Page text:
Brand fragmentation isn't the only challenge facing Miracast adoption. Support for the standard also seems to be splintering, as some of Miracast's major backers are already pursuing app-based alternatives to the technology.
An elegant alternative
Though Google added native support for Miracast in Android 4.2, that didn't stop the company from building the Chromecast, a $35 HDMI dongle that plays video directly from the internet. Queue up a YouTube or Netflix video, and you can watch it on the big screen — just so long as your device and a Google Cast receiver are on the same network, they can automatically sync, and from the user's perspective it feels like pushing content to the TV. Users can also mirror the contents of a tab in Google's Chrome browser, though not their entire screen.
While the Chromecast's primary functionality is currently limited to a small number of apps as Google fleshes out an SDK, Chromecast product manager Rishi Chandra tells me the company's aiming to have the Google Cast protocol integrated in a whole array of devices, including TV sets. "The long-term answer is we want to enable any device to talk to any other device," he says. "When we took a look at what's out there today, we didn't think that there was anything as elegant," explaining that none of the other standards on the market accomplish as much or support as many devices for the time being.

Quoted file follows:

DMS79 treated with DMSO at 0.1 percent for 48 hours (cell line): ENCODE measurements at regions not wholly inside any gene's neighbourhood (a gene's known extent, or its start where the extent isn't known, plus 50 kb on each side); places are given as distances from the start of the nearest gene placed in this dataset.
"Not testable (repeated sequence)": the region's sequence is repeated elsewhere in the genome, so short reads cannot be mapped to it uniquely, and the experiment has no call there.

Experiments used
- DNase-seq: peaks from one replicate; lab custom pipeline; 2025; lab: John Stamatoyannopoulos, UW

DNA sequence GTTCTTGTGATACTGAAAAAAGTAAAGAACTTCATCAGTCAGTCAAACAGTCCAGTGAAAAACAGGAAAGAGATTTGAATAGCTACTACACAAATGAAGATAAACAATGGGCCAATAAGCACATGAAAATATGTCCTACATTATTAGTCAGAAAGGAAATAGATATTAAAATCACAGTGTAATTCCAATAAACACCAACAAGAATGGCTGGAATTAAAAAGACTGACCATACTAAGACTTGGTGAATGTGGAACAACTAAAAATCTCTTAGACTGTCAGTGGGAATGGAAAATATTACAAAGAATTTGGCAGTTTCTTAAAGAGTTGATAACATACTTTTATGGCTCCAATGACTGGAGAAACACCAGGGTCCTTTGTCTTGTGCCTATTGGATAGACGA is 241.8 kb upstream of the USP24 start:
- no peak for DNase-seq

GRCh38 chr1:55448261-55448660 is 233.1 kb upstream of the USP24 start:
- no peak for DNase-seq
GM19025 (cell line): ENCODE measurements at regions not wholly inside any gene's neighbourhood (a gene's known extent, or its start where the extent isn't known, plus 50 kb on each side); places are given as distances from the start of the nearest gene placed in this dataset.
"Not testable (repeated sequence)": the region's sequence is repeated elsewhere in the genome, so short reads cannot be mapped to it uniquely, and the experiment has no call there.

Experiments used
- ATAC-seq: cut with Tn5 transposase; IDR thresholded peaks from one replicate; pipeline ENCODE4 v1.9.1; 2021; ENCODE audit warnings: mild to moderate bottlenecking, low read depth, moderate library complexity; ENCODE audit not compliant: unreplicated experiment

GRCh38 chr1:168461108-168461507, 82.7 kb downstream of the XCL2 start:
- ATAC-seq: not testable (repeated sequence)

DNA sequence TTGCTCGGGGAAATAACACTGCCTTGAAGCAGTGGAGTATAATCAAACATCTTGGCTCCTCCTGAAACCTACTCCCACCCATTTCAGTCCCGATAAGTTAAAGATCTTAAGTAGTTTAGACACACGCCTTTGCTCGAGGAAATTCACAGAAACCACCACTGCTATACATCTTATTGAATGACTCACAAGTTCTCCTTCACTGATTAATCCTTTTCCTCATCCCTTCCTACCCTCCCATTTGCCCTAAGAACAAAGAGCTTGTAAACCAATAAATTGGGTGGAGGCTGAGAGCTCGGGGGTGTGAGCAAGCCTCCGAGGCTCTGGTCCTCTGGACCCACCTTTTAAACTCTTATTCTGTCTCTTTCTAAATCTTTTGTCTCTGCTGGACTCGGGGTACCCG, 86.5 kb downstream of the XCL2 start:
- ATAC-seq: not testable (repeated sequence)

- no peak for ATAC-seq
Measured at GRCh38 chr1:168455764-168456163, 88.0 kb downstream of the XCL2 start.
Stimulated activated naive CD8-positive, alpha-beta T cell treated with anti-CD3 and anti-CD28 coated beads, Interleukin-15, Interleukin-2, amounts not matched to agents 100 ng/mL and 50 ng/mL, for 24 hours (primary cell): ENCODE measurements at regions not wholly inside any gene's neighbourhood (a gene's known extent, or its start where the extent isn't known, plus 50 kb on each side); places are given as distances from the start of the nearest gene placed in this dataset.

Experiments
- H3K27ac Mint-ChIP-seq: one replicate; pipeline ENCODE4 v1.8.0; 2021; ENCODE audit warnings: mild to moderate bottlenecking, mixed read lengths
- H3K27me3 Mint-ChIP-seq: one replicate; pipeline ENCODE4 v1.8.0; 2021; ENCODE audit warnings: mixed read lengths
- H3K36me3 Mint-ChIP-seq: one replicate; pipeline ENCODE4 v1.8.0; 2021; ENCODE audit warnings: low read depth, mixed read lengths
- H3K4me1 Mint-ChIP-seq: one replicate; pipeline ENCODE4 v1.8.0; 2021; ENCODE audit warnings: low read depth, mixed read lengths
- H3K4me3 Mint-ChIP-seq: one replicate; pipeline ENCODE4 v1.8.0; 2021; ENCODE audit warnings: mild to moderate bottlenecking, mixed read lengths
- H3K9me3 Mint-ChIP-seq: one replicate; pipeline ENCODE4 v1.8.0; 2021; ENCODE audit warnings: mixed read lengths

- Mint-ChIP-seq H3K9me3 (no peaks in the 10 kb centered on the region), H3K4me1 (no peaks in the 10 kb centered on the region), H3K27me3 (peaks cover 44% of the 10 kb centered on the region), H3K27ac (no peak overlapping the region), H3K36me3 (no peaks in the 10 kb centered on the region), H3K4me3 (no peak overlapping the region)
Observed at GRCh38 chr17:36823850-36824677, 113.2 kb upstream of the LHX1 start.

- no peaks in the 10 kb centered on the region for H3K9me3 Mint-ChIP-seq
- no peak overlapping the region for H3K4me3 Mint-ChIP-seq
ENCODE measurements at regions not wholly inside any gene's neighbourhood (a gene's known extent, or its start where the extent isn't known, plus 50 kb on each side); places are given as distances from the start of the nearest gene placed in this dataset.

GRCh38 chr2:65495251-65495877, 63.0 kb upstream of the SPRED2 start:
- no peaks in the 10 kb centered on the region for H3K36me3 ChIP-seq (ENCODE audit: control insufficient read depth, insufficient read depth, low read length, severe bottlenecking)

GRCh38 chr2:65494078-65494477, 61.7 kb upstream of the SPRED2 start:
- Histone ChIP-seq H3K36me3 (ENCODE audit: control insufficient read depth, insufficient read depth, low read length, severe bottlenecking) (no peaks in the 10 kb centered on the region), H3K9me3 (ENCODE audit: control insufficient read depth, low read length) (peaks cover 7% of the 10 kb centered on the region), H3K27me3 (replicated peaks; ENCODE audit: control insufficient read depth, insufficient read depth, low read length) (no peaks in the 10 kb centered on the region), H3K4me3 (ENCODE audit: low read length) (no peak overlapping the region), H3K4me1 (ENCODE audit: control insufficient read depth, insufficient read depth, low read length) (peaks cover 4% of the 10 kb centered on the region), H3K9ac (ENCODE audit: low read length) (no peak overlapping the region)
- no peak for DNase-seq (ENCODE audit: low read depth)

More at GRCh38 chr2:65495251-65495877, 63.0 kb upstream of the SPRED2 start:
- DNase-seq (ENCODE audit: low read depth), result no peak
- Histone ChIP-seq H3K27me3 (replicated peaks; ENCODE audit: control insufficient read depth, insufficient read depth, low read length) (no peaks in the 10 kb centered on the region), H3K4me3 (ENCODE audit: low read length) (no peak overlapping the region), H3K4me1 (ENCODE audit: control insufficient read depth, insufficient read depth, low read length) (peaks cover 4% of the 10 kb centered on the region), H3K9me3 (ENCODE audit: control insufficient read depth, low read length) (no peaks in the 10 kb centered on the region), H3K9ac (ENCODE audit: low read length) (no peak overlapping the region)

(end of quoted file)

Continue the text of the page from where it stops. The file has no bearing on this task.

Meanwhile, Sony, Vizio, LG, Panasonic, TiVo, and Roku are all planning to support DIAL (Discovery and Launch), which happens to be the very same protocol that allows the Chromecast to magically sync content. While Google's version adds remote-control functionality, the basic mechanism should still be compatible. Still, it's yet another name destined to confuse consumers.
DIAL and AllJoyn put apps in front
Though Qualcomm was one of the very first partners to push the Miracast standard, the company recently announced AllPlay, yet another way to allow apps to control other devices in your home. Instead of using DIAL, Qualcomm's solution can use any available network (not just standard Wi-Fi) to discover and connect to local devices, and can stream locally stored media in addition to content stored in the cloud. Though the company's shooting for a "turnkey home audio solution" to compete with Apple's AirPlay in the wireless speaker market as the first step, Qualcomm executives tell me that video is also on the roadmap. That's one more potential competitor for Miracast.